Date: Feb 27, 2020
By: Samuel Chamberlain
Ed. Note: This article is adapted from Fox Nation's six-part series "The Unauthorized History of Socialism," hosted by Bret Baier)
In early 1958, Mao Zedong, the leader of Communist China, announced a new economic experiment meant to catapult his country ahead of the West in both agriculture and industry.
By the time the Great Leap Forward ended four years later, millions were dead and the Chinese economy was in tatters.
At the core of the Great Leap Forward were more than 23,000 people's communes housing more than 500 million people. Mao, who had taken control of China in 1949, believed that by mobilizing that vast labor pool, he could remake his agrarian country into a fully communist society.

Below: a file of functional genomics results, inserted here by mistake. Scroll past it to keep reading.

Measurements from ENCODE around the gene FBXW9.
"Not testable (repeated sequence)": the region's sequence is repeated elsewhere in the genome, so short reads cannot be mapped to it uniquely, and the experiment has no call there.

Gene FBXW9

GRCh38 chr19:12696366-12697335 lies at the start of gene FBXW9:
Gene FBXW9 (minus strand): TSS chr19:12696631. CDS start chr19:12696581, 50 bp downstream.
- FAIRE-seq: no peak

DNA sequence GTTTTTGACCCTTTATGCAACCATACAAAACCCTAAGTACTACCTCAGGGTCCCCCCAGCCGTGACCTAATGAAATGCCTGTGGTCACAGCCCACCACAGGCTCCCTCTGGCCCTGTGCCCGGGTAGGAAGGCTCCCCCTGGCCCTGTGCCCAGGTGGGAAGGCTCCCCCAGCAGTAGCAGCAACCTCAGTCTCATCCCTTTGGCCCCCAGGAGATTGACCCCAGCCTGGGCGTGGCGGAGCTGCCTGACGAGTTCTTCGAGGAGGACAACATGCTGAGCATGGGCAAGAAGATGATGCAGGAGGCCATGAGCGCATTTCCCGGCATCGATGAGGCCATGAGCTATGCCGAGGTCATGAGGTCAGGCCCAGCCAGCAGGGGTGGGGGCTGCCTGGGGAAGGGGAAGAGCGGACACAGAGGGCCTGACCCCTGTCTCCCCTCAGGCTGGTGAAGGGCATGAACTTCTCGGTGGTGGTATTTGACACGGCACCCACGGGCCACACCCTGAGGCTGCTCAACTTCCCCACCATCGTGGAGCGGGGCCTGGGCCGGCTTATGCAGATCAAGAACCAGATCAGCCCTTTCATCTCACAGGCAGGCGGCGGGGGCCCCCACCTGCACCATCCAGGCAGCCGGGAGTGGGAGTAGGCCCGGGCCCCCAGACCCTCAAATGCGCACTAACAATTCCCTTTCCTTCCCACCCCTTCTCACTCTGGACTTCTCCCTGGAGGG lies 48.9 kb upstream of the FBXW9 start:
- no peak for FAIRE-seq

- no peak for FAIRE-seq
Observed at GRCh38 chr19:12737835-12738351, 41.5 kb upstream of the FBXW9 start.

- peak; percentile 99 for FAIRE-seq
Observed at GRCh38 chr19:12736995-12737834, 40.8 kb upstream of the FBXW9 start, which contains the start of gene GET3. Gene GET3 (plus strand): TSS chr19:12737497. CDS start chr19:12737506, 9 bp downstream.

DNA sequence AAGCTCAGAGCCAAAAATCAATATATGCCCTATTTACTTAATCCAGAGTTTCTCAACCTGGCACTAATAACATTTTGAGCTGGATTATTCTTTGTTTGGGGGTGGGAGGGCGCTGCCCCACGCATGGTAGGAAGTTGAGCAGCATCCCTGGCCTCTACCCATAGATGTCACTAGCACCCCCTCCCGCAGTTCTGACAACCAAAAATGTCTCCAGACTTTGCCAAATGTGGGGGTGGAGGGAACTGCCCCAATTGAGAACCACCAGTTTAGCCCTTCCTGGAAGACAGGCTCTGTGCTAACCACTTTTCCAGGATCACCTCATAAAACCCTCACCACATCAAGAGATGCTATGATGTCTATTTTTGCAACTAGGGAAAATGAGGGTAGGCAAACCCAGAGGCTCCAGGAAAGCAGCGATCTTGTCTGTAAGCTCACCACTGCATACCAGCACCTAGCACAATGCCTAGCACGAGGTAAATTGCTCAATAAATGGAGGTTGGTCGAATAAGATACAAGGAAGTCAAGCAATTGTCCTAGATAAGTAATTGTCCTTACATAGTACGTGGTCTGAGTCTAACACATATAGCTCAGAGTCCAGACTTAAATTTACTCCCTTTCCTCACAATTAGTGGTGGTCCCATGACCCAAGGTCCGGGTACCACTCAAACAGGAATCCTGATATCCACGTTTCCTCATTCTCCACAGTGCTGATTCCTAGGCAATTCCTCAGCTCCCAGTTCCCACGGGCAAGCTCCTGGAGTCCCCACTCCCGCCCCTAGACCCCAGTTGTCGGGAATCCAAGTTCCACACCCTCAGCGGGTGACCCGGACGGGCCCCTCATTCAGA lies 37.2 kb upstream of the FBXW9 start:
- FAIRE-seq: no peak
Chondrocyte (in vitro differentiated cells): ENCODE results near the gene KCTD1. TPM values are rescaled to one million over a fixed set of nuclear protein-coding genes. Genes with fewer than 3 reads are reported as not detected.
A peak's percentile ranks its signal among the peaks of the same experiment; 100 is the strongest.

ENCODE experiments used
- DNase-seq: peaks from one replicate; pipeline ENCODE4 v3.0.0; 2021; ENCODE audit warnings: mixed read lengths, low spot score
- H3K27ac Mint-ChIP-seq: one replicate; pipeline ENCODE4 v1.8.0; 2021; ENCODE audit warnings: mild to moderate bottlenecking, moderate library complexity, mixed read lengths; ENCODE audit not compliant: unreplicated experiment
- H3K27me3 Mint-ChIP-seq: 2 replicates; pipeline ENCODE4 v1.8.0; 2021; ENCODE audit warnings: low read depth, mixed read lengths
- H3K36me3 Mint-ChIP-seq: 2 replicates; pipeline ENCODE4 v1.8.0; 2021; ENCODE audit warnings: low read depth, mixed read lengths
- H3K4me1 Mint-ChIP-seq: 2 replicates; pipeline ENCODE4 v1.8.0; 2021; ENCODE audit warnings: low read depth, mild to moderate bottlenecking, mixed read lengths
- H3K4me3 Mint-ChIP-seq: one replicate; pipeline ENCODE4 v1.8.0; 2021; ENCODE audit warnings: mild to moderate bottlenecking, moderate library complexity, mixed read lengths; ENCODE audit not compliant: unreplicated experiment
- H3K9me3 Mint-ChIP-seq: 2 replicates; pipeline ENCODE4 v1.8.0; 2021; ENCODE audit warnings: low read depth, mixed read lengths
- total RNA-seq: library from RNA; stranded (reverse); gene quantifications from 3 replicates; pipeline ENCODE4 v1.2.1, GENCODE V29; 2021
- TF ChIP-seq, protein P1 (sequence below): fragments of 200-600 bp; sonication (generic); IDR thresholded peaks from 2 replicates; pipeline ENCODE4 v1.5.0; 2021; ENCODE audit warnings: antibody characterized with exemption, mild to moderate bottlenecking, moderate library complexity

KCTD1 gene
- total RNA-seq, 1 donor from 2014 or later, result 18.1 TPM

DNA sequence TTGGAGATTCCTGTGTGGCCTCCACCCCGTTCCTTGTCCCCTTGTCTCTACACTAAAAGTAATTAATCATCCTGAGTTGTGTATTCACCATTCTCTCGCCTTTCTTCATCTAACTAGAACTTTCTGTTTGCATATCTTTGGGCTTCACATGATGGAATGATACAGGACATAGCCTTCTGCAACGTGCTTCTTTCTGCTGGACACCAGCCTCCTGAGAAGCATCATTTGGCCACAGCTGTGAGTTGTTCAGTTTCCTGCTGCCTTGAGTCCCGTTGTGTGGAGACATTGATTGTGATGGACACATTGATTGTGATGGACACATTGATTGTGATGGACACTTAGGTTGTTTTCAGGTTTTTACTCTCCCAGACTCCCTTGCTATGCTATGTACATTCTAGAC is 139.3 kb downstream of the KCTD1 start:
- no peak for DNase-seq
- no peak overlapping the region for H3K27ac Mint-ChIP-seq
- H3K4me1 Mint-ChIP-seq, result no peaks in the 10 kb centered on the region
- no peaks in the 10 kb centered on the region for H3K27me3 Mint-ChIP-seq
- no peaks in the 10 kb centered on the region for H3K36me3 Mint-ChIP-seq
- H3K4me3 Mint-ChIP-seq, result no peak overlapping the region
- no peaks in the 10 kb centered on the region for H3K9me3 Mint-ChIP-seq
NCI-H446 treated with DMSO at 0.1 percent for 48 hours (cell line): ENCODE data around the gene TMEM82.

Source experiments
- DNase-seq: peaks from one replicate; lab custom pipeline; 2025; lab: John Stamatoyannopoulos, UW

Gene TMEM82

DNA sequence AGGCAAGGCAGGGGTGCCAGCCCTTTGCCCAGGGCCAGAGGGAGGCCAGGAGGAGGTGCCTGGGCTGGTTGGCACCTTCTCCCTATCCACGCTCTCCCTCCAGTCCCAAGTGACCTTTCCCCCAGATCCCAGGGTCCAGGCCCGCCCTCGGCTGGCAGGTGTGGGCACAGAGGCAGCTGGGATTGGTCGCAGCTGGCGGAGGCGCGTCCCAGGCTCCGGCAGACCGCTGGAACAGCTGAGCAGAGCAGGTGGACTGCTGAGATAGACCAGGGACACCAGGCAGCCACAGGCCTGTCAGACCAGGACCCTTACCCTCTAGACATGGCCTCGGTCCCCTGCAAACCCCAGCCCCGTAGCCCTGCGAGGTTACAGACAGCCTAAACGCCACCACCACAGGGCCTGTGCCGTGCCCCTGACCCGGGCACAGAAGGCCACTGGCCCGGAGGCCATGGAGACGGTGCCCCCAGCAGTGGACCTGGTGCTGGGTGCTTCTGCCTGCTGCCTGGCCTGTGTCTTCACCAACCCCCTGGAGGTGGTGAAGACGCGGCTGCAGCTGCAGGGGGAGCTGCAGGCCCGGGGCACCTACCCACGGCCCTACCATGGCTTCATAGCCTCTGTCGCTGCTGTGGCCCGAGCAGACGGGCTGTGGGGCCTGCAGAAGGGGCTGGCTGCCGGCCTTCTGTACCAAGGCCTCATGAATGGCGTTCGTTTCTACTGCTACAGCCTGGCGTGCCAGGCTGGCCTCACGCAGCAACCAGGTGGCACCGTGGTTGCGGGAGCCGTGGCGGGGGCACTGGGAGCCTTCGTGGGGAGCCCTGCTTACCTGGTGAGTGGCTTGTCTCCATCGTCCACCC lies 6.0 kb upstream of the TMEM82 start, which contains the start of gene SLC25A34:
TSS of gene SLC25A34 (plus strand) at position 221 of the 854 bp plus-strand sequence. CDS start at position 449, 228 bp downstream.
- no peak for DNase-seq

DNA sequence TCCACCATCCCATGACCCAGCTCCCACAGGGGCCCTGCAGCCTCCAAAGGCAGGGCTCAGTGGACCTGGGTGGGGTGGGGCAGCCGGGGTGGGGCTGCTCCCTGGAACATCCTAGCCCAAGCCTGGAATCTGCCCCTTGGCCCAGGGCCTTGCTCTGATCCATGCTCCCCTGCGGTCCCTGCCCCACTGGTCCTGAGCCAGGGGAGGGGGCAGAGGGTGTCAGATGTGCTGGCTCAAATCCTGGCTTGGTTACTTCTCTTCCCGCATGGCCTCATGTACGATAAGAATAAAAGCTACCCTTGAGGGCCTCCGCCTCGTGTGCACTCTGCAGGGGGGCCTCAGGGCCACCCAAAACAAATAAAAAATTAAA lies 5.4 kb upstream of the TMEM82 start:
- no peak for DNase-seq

"He [Mao] became disillusioned with the Soviet model and he thought he could improve upon it and bring communism overnight," says historian Merle Goldman. "He was truly a utopian thinker."
But Mao's frenzied commitment to the Great Leap Forward led only to impossibly high production quotas and inferior products.
"One way he thought of speeding up the agriculture growth was to plant [crops] more densely,” says Barnard College political science professor Xiaobo Lü. “And that’s scientifically irrational, that did not really increase the production. Very soon in 1959, there was also some drought [and] floods. So natural disaster plus this human policy and that became a killer combo." [FULL STORY]